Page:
"We look forward to working with the House and Senate as SESTA moves through the legislative process to ensure that our members are able to continue their work to fight exploitation," said IA President Michael Beckerman in a statement.

Opponents of the bill have one prominent ally in the upper chamber. Sen. Ron WydenRonald (Ron) Lee WydenGOP senator blocks Schumer resolution aimed at Biden probe as tensions run high Republican Senators raise concerns over Oracle-TikTok deal Hillicon Valley: TikTok, Oracle seek Trump's approval as clock winds down | Hackers arrested for allegedly defacing U.S. websites after death of Iranian general | 400K people register to vote on Snapchat MORE (D-Ore.), who helped write the Section 230 language, says the bill is the wrong way to fight sex trafficking.

"Section 230 of the Communications Decency Act is widely viewed as the legal basis for all of social media and it has been vital to the expansion of affordable internet access throughout the country," Wyden said in August. "It is yet another example of the technical ignorance of Congress threatening the jobs, lives and economic opportunities of millions of Americans."

Unlike the contentious hearings on Russian interference, tech companies are not sending any of their own executives to the Wednesday hearing.

Abigail Slater, general counsel of the Internet Association, will testify. Other witnesses include Yiota Souras, senior vice president and general counsel at the National Center for Missing & Exploited Children.

The tech world will also be watching in the coming week for more details on the Twitter contractor who took down President TrumpDonald John TrumpHR McMaster says president's policy to withdraw troops from Afghanistan is 'unwise' Cast of 'Parks and Rec' reunite for virtual town hall to address Wisconsin voters Biden says Trump should step down over coronavirus response MORE's account.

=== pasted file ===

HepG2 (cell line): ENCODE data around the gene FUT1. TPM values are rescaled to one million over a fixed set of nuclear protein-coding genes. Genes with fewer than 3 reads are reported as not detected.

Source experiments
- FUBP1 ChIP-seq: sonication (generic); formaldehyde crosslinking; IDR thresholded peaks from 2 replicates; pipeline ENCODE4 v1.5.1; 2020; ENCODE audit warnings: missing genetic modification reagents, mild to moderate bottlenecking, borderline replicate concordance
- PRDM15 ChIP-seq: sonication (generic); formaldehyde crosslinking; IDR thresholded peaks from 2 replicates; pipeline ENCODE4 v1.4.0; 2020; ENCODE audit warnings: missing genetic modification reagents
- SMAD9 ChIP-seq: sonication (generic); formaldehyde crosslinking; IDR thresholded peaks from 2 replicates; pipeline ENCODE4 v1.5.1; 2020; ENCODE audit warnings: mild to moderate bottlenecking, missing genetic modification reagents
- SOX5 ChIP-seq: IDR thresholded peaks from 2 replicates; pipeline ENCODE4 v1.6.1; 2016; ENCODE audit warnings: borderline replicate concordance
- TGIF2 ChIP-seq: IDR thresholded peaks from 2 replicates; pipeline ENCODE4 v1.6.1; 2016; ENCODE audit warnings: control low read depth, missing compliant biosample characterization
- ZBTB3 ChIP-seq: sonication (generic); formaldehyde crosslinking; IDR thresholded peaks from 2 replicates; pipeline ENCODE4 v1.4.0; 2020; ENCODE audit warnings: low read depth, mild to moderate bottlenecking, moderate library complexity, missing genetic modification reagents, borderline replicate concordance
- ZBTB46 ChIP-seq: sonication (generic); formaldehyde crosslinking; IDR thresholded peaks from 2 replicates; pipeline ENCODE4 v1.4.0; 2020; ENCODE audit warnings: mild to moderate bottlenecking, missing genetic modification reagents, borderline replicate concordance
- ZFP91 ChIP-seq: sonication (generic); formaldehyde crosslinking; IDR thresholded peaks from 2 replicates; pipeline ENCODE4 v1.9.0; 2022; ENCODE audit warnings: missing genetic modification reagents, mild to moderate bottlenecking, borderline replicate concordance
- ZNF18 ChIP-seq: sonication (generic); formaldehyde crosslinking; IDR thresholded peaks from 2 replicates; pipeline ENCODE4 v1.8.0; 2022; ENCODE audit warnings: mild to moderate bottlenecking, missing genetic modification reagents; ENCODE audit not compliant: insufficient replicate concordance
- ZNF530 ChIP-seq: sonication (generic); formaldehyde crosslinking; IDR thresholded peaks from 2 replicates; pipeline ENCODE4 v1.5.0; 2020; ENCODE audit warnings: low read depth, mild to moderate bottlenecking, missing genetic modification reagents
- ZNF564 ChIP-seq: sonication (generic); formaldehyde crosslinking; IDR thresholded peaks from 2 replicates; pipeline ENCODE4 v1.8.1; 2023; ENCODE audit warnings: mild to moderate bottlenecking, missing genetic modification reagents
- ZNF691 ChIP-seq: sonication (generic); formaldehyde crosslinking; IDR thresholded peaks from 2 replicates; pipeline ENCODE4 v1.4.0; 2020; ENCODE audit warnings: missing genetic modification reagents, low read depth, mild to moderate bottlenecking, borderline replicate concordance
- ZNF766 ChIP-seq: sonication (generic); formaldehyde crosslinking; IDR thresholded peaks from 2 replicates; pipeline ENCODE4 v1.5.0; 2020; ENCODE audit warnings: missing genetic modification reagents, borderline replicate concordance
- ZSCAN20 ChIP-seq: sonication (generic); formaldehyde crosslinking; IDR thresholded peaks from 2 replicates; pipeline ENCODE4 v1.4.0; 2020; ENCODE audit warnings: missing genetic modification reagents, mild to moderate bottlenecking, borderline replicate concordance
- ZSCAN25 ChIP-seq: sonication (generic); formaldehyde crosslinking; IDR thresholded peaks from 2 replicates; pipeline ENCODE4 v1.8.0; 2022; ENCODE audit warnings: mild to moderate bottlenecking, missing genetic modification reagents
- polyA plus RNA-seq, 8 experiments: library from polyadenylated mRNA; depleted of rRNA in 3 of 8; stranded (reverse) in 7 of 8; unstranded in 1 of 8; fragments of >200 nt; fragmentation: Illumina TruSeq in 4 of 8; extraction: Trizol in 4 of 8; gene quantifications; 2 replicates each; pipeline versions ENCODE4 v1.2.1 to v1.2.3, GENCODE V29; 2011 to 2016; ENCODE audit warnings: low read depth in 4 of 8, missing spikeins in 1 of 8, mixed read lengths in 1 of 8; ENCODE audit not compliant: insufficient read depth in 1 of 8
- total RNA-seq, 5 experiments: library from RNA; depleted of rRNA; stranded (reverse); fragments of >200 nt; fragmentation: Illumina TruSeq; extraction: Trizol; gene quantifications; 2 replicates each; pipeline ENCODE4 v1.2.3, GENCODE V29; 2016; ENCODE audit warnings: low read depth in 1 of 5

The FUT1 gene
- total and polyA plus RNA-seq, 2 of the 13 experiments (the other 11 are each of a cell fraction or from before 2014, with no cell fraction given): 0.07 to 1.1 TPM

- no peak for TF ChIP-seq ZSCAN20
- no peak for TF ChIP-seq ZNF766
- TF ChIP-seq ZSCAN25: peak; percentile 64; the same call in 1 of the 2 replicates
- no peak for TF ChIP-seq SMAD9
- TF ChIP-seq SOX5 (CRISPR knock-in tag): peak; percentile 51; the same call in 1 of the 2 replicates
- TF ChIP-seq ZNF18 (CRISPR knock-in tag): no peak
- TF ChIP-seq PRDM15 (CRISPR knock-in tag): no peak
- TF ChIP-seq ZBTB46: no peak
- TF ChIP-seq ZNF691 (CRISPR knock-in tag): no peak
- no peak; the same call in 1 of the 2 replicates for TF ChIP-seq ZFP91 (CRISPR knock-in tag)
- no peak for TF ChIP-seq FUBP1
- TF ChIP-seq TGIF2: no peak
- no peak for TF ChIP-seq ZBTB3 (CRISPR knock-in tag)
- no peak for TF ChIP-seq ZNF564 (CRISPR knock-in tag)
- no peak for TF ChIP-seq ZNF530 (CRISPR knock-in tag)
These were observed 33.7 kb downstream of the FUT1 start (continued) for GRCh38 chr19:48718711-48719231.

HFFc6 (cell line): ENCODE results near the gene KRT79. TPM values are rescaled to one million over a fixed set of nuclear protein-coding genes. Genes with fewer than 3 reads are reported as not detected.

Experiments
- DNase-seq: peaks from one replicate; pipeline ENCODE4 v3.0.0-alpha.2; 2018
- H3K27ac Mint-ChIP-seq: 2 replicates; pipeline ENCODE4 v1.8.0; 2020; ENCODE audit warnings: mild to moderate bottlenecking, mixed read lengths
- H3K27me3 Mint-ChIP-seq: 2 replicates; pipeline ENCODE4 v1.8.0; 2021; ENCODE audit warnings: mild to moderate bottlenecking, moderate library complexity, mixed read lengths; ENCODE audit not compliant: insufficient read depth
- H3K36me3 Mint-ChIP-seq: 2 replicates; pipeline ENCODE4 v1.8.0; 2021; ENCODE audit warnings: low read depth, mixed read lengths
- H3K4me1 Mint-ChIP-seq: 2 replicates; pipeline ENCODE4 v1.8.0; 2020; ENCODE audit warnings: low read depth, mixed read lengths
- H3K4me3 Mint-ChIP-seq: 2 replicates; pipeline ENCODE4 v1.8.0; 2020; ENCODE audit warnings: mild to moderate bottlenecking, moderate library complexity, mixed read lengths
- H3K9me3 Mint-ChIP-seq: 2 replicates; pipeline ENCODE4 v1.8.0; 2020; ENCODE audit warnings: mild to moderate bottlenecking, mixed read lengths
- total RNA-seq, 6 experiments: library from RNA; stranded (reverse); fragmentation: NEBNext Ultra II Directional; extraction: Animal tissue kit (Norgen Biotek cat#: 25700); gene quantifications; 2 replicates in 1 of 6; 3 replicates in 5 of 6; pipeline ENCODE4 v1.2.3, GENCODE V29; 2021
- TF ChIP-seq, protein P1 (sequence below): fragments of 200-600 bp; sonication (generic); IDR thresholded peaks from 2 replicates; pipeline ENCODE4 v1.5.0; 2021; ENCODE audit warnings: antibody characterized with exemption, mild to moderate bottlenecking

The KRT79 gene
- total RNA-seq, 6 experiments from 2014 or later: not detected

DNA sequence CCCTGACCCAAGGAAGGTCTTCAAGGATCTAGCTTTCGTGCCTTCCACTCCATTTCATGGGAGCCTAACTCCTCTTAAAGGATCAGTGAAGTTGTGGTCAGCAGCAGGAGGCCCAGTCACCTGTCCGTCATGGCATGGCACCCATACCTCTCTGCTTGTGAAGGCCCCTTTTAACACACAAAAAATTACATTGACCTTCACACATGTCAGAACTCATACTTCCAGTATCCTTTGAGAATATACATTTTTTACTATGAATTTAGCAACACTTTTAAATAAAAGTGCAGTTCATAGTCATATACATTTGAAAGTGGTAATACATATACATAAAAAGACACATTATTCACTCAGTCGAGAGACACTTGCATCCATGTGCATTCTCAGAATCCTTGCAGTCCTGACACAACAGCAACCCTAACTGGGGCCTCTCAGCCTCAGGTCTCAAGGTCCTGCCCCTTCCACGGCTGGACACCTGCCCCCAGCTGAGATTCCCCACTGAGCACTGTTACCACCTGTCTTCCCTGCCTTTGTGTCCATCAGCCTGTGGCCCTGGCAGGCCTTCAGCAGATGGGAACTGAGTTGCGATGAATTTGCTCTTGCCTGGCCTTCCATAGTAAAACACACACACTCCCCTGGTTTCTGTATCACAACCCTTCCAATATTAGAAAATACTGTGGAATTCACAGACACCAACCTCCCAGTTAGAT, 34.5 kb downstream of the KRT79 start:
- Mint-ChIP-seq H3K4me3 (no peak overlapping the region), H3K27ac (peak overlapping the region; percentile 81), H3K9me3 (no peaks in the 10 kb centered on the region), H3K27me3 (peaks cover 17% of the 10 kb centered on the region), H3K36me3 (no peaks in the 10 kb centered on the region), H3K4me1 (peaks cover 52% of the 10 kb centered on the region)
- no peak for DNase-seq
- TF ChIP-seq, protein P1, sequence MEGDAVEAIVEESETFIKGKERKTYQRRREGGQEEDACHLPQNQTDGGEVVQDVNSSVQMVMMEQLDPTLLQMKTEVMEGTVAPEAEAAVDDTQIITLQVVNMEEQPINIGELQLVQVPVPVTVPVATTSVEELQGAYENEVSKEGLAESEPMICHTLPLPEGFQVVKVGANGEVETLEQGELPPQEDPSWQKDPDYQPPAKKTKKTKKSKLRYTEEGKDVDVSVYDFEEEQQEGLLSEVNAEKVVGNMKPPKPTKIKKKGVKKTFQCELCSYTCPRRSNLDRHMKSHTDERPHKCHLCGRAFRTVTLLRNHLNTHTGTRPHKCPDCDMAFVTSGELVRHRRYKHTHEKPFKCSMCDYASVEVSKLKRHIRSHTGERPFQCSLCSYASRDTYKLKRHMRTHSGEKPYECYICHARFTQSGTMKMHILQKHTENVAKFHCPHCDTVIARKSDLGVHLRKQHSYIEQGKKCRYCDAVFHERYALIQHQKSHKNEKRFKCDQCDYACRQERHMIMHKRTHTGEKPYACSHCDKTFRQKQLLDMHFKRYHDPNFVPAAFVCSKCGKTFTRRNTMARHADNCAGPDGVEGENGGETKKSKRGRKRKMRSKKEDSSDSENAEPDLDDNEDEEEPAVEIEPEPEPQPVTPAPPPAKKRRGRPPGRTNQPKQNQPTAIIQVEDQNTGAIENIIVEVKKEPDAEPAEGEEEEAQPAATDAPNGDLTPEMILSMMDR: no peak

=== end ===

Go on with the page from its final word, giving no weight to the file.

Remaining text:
The account was down for eleven minutes on Thursday.

The incident raised questions about the security of the president's account and whether any laws were broken. Twitter said Friday they were putting in place new steps to prevent it from happening again.

The sweeping Republican tax reform plan unveiled on Thursday will dominate the coming week on Capitol Hill, with the House Ways and Means Committee planning to begin marking it up on Monday. But there are also a host of tech-related hearings, as well.

On Tuesday, the House Homeland Security Committee's panel on emergency preparedness will hold a hearing on the Department of Homeland Security's Science and Technology Directorate at 10 a.m.

At the same time, the Senate Commerce technology subcommittee will host a hearing on advancing the Internet of Things in rural areas.

Also on Tuesday at 2 p.m., the House Judiciary internet subcommittee will hold a hearing on intellectual property rules.

Two House Oversight subcommittees will hold a joint hearing on voting machine cybersecurity on Wednesday at 10 a.m.

In the Senate, lawmakers have unveiled legislation that would help states beef up the cybersecurity of their election systems.

The House Science subcommittee on space will hear an update on NASA's exploration systems on Thursday at 9:30 a.m.